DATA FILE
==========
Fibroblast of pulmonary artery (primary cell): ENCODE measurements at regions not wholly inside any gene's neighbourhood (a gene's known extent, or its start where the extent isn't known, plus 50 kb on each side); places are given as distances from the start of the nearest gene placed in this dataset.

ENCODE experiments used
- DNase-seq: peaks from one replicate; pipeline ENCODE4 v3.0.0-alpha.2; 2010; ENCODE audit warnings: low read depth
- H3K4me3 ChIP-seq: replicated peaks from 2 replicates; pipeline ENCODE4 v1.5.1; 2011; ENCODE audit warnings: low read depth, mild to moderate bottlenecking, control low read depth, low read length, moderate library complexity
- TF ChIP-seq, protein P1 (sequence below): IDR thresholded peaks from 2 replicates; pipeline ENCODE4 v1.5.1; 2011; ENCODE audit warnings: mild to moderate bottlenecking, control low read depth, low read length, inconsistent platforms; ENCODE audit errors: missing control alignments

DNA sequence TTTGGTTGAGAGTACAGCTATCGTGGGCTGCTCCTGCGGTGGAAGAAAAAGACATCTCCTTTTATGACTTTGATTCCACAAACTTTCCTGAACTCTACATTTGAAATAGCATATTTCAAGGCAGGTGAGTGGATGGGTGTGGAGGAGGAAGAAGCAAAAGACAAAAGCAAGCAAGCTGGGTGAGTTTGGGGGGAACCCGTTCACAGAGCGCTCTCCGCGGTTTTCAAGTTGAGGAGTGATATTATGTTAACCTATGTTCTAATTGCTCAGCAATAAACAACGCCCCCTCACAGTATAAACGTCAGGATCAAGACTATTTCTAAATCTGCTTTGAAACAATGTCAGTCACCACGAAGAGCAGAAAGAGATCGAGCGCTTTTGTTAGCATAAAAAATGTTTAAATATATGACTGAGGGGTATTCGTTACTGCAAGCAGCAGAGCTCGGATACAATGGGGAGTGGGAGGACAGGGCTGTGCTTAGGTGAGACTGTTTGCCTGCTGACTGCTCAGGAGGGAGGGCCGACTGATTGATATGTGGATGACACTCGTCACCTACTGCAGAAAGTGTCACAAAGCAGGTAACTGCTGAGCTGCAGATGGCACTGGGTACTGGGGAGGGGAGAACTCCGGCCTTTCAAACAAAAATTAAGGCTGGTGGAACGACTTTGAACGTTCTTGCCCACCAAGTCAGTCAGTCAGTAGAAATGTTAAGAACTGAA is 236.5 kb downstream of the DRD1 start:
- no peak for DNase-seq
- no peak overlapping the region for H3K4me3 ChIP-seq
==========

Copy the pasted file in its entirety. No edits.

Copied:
Fibroblast of pulmonary artery (primary cell): ENCODE measurements at regions not wholly inside any gene's neighbourhood (a gene's known extent, or its start where the extent isn't known, plus 50 kb on each side); places are given as distances from the start of the nearest gene placed in this dataset.

ENCODE experiments used
- DNase-seq: peaks from one replicate; pipeline ENCODE4 v3.0.0-alpha.2; 2010; ENCODE audit warnings: low read depth
- H3K4me3 ChIP-seq: replicated peaks from 2 replicates; pipeline ENCODE4 v1.5.1; 2011; ENCODE audit warnings: low read depth, mild to moderate bottlenecking, control low read depth, low read length, moderate library complexity
- TF ChIP-seq, protein P1 (sequence below): IDR thresholded peaks from 2 replicates; pipeline ENCODE4 v1.5.1; 2011; ENCODE audit warnings: mild to moderate bottlenecking, control low read depth, low read length, inconsistent platforms; ENCODE audit errors: missing control alignments

DNA sequence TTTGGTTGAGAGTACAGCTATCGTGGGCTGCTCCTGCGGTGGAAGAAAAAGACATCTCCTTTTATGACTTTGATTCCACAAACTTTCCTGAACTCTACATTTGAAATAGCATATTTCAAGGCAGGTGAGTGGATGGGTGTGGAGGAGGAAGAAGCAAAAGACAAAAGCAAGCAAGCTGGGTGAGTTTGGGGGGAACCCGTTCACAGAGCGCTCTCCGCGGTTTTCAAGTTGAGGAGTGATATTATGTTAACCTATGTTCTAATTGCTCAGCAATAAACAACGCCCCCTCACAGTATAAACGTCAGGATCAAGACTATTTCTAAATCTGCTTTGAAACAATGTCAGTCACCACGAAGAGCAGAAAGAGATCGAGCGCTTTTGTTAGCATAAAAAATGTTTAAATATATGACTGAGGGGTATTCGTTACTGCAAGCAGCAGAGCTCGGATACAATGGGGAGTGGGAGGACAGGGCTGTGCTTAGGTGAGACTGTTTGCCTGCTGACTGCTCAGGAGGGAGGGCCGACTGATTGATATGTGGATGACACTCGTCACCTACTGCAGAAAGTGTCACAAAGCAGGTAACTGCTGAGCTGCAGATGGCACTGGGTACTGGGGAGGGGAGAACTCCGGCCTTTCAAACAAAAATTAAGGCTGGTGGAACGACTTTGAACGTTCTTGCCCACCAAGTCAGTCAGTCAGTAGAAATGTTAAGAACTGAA is 236.5 kb downstream of the DRD1 start:
- no peak for DNase-seq
- no peak overlapping the region for H3K4me3 ChIP-seq